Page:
Another very positive article from Canada welcomes the theatrical release of my “operamentary” Magicarena. Film critic Patrick Mullen exercises his trained eye on our piece of cinema with some brilliant intuitions.
Is it magic that makes the opera bright?
Is it magic that makes an opera bright or good old-fashioned hard work and passion? The immersive observational documentary Magicarena gives audiences a chance to ponder that question while observing what happens behind the scenes at the Arena of Verona for a milestone presentation of Verdi’s Aida. The striking Arena, which was built in the 1st Century, has housed epically scaled operas that draw up to 15 000 attendees at maximum capacity. When a troupe can pack that many operagoers and tourists in one night, the show needs to have some impeccable collaboration, orchestration, and direction to make it go off without a glitch.
Magicarena, like last year’s Ballet 422, chronicles the evolution of an opera from planning to performance, and it inspires similar awe by giving the viewer a front row seat to the production. The film balances the stage performers and the backstage crew as the singers rehearse their arias and perfect the blocking; similarly, the hands that make the elaborate sets, costumes, and props appear to burst at similar octaves while displaying their various crafts. Add a few clashes of egos, like a diva who dislikes the papier-mâché bed the stagehands fashion for her, giving the production daily dramas of its own. There isn’t anything especially new in the action that directors Andrea Prandstraller and Niccolò Bruna capture with the all-seeing eye of their camera, but Magicarena nevertheless impresses by conveying the scope and magnitude of this production.
The fluid cinematography by Andrea Treccani and Massimo Moschin is the true star of the film as the camera effortlessly dances around the arena. On one hand, the film offers a breathtakingly intimate tour of the locale without the cacophony of tourists, letting the Arena of Verona play its own role in the production, offering a reminder of the legacy of the artistic accomplishments, which have taken place where the workers toil. On the other hand, Magicarena gets up close and personal with the cast and crew, invading their space to capture the intensity of the passion and conviction that creates sparks on stage. Rather than being like a fly on the wall, it’s like having VIP seating and a backstage pass. The editing by Luca Gasparini and Alberto Masi is as dynamic as a youthful performer, cutting back and forth between the onstage action and the backstage efforts. While Magicarena is a tale of the stage, it’s wonderfully cinematic.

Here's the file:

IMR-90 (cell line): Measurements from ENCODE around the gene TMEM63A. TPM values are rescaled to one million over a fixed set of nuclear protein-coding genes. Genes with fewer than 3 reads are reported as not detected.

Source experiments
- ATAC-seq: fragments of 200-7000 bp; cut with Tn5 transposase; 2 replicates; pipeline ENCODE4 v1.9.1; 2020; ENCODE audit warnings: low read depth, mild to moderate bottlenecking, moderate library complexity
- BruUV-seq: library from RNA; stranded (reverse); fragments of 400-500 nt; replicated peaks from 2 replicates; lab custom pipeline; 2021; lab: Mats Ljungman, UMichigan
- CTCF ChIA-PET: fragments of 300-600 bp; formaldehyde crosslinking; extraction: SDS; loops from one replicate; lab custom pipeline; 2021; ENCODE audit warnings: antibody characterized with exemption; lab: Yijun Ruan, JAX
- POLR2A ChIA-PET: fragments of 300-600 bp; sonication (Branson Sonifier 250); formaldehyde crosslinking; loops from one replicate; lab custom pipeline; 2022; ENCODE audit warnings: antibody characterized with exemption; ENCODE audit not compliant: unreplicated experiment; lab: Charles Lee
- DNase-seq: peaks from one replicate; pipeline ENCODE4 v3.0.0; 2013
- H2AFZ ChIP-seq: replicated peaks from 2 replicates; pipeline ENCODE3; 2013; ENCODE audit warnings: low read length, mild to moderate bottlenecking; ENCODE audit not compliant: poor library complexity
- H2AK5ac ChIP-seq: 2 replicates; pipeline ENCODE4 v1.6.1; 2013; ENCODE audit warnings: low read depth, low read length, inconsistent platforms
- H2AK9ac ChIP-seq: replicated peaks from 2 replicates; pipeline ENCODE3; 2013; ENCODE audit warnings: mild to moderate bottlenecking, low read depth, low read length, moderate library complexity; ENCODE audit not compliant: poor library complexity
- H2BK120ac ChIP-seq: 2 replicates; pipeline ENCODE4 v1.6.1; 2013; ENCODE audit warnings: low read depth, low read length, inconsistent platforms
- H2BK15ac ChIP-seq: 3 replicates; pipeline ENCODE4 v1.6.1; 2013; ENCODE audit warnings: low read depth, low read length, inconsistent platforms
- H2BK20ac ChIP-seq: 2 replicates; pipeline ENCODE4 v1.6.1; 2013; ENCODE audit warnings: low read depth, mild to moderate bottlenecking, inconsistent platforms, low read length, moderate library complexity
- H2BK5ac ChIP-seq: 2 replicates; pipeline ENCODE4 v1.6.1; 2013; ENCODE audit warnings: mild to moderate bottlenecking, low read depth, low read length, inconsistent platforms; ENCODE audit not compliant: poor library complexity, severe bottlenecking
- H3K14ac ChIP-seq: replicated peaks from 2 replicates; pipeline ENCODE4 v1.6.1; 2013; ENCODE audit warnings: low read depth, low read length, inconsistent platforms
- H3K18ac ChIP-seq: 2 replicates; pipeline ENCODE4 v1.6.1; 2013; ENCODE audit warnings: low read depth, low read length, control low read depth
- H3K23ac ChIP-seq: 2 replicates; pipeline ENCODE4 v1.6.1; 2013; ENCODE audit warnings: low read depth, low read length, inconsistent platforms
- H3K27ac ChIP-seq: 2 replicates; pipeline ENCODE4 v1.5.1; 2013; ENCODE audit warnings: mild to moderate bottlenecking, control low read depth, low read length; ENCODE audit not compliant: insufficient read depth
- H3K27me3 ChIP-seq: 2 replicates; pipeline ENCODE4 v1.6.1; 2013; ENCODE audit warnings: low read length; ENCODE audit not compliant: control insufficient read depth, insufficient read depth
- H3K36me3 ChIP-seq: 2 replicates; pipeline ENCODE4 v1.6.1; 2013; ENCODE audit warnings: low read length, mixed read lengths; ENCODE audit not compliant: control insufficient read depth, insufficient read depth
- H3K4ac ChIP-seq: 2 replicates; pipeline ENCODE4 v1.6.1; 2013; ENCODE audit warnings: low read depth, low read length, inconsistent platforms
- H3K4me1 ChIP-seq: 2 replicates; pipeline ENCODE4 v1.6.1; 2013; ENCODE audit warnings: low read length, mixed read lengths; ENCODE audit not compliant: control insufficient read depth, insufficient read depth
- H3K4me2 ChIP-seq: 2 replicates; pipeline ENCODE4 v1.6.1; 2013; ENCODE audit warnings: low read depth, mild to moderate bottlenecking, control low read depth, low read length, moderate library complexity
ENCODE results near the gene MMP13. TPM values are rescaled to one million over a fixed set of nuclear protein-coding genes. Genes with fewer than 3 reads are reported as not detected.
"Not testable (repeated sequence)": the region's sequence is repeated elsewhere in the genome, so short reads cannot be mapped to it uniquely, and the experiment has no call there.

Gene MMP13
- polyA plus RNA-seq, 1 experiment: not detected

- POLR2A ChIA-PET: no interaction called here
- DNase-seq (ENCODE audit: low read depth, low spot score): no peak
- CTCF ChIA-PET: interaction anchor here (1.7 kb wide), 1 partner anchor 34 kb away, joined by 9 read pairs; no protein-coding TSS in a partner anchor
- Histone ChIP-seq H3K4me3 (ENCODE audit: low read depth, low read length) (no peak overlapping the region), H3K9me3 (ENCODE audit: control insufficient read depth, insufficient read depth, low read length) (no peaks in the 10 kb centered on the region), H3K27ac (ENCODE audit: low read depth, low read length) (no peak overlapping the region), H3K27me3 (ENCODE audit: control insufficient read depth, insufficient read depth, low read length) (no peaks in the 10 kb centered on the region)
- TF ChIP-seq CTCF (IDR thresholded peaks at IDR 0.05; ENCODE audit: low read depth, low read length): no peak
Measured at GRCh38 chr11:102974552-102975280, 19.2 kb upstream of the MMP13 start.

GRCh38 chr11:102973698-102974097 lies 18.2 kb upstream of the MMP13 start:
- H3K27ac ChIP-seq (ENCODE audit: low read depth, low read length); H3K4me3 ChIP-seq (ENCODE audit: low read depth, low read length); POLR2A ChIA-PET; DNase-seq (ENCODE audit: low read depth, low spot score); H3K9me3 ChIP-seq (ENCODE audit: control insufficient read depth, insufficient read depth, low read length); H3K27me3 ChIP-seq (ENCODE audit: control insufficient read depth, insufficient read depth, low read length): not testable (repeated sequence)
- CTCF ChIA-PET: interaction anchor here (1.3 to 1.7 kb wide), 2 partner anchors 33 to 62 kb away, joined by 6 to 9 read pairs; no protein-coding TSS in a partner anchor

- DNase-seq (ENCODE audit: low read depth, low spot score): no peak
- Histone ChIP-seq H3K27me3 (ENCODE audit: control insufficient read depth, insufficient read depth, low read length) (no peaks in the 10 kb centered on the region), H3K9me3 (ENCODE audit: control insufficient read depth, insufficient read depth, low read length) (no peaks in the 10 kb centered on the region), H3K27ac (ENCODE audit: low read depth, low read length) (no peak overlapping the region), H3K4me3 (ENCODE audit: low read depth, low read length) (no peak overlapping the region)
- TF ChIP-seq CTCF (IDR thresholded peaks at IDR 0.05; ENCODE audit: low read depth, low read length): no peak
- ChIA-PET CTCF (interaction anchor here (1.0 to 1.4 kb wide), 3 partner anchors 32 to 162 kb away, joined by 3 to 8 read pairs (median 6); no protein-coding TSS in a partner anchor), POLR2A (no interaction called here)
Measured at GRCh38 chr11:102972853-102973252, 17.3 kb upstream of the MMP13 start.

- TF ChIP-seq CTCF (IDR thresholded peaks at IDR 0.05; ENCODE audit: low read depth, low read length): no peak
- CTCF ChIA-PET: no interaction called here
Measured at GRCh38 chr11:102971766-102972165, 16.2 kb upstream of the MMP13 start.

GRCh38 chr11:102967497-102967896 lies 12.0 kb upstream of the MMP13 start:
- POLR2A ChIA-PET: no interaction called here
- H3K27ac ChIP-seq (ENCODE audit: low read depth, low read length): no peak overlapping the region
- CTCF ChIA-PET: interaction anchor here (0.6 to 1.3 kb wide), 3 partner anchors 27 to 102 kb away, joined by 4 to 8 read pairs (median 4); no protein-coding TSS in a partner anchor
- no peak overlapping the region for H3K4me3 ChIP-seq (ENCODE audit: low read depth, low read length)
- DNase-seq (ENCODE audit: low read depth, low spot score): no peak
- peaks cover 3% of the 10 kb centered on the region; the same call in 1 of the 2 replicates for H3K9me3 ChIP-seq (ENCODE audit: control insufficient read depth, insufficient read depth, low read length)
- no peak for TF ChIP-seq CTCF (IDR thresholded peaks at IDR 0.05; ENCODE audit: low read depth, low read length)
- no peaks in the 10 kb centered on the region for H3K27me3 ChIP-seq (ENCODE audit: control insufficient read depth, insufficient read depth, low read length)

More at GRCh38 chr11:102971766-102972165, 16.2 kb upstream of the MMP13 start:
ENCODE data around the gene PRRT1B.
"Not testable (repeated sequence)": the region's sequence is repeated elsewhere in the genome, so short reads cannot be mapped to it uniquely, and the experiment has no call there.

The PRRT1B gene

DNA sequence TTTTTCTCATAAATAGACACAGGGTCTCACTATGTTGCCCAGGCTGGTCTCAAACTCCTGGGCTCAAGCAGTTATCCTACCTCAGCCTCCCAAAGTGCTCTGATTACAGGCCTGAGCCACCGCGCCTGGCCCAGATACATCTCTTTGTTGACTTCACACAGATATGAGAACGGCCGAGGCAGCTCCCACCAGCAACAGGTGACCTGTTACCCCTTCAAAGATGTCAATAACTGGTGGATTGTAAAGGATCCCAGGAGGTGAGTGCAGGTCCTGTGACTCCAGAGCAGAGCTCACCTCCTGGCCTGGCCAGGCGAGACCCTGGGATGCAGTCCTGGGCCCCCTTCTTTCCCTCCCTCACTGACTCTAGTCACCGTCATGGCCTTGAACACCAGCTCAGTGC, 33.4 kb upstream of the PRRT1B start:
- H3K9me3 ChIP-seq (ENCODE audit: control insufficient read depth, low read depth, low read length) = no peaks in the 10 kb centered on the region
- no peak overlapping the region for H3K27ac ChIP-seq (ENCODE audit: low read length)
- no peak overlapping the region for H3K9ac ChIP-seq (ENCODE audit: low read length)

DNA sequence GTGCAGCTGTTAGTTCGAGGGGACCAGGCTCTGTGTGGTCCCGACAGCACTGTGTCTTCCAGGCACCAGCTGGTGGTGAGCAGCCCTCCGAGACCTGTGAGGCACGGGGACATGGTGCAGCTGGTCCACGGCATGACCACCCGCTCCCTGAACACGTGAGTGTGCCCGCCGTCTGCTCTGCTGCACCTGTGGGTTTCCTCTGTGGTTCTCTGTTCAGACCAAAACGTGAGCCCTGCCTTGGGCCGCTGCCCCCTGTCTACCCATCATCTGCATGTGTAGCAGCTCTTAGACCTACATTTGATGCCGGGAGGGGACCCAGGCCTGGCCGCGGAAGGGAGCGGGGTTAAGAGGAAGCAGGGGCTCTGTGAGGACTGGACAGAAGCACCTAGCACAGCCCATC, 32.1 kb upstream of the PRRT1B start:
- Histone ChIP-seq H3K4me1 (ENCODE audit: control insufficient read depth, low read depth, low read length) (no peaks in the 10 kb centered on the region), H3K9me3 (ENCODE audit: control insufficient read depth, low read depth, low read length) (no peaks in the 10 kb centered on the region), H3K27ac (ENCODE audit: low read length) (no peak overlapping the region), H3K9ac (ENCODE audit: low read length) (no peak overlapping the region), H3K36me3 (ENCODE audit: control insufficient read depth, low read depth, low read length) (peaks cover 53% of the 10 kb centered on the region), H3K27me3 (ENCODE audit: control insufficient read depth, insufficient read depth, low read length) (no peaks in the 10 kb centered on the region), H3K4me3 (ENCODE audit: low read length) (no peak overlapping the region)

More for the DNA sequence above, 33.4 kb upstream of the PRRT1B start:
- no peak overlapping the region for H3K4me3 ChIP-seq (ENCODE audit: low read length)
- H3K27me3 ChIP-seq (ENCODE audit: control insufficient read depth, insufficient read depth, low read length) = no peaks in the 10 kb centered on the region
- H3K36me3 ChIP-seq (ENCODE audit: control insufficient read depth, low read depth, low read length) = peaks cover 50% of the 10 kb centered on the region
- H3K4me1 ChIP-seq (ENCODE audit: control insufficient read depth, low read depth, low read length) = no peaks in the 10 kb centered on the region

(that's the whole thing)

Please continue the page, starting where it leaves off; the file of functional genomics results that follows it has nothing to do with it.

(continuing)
The directors also go beyond the sights one sees in a stage performance by giving the participants equal weight and screen time. They’re a chorus of sorts. As the film cuts from the stage to behind the scenes, it bridges the music of the top performers with the action of the crew. They all sing the same song. Similarly, the film credits the supernumerary actors for bringing the opera to life by playing fish and other animals that help suspend the disbelief of audiences and let viewers enter the world of the opera. A few snippets here and there show that the task of being an extra requires as much sitting around as it does taking the stage, but the directors convey how it takes a village to make these productions so spectacular. One doesn’t need to like opera to appreciate the scale and complexity of the effort.
Read this article on POV Magazine
Read the article by Glenn Sumi on NOW Toronto
Read the critique History lays the groundwork for a milestone by Chris Knight on The National Post
Visit the film page of Magicarena